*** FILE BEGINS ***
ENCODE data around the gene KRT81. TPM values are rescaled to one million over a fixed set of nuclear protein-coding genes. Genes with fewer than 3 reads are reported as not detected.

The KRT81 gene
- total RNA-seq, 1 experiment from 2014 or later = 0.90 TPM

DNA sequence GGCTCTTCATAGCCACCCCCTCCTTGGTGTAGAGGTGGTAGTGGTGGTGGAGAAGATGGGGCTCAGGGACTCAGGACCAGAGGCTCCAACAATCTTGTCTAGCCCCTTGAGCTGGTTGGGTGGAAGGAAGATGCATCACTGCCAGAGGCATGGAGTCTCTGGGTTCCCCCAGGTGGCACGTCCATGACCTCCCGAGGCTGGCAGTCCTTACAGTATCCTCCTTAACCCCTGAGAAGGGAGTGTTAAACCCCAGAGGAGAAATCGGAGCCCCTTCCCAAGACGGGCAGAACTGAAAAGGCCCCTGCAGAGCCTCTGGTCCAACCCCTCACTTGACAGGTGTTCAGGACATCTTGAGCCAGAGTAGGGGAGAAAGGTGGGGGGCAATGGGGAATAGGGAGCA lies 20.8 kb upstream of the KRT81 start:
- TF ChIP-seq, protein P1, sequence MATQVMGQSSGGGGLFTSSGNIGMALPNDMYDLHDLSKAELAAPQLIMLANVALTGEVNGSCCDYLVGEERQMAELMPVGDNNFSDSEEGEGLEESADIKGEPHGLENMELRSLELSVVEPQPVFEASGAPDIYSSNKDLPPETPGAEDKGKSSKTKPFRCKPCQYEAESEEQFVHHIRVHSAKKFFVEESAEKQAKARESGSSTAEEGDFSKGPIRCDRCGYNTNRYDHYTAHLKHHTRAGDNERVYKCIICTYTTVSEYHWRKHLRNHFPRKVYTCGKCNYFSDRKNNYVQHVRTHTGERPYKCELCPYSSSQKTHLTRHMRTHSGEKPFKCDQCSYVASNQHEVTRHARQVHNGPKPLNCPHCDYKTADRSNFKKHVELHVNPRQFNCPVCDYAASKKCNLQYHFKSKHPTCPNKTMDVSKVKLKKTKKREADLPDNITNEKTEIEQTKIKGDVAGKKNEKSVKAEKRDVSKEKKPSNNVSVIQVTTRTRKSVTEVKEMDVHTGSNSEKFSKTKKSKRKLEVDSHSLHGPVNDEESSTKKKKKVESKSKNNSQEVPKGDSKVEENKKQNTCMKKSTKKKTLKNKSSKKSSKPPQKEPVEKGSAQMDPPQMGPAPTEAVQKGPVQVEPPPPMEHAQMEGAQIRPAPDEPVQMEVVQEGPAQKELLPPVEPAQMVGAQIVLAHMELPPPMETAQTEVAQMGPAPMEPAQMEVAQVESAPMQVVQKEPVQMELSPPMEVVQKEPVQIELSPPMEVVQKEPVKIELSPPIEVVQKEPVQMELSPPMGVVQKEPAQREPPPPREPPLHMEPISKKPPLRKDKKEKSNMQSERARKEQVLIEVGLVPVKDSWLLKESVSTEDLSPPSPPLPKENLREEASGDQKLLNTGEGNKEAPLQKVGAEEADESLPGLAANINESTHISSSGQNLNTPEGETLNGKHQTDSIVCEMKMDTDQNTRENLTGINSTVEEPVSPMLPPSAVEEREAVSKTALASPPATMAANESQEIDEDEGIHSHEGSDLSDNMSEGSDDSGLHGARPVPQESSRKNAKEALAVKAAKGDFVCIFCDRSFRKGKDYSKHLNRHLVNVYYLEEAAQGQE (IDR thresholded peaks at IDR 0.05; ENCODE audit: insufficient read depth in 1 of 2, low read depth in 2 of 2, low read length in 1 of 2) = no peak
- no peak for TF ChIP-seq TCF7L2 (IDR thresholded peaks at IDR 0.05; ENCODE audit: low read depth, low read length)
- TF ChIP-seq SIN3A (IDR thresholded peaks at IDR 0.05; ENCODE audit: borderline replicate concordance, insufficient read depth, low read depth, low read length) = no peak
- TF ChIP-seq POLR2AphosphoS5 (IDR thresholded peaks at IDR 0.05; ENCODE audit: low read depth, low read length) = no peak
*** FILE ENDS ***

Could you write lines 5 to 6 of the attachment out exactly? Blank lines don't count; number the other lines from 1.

- TF ChIP-seq, protein P1, sequence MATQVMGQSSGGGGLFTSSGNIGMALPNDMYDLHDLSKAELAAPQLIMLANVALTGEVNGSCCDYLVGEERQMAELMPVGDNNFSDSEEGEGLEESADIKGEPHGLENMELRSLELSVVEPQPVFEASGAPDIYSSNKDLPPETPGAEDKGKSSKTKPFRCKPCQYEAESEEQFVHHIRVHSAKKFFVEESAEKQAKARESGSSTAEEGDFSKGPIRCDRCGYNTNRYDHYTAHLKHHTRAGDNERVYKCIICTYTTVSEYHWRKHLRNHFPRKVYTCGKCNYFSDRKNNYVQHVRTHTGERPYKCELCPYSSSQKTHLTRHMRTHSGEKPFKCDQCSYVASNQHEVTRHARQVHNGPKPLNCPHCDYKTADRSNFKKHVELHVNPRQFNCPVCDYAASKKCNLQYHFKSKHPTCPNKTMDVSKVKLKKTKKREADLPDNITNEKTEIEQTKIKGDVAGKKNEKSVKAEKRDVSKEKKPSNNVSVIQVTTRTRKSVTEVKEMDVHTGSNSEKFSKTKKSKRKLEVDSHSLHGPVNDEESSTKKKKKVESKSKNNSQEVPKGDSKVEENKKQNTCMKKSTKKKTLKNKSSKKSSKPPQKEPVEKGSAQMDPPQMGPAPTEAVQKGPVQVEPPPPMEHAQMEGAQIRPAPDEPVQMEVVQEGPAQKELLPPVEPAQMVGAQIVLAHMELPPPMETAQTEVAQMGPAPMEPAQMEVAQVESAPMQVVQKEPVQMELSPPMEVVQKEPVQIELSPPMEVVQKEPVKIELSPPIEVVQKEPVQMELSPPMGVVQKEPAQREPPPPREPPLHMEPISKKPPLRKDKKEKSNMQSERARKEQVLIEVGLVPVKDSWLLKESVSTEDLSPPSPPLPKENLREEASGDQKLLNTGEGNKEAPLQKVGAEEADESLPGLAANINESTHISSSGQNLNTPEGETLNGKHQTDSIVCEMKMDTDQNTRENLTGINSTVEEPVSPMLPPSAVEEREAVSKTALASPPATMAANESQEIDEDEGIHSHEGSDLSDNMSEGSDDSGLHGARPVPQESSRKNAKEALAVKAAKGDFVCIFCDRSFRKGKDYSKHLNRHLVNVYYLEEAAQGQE (IDR thresholded peaks at IDR 0.05; ENCODE audit: insufficient read depth in 1 of 2, low read depth in 2 of 2, low read length in 1 of 2) = no peak
- no peak for TF ChIP-seq TCF7L2 (IDR thresholded peaks at IDR 0.05; ENCODE audit: low read depth, low read length)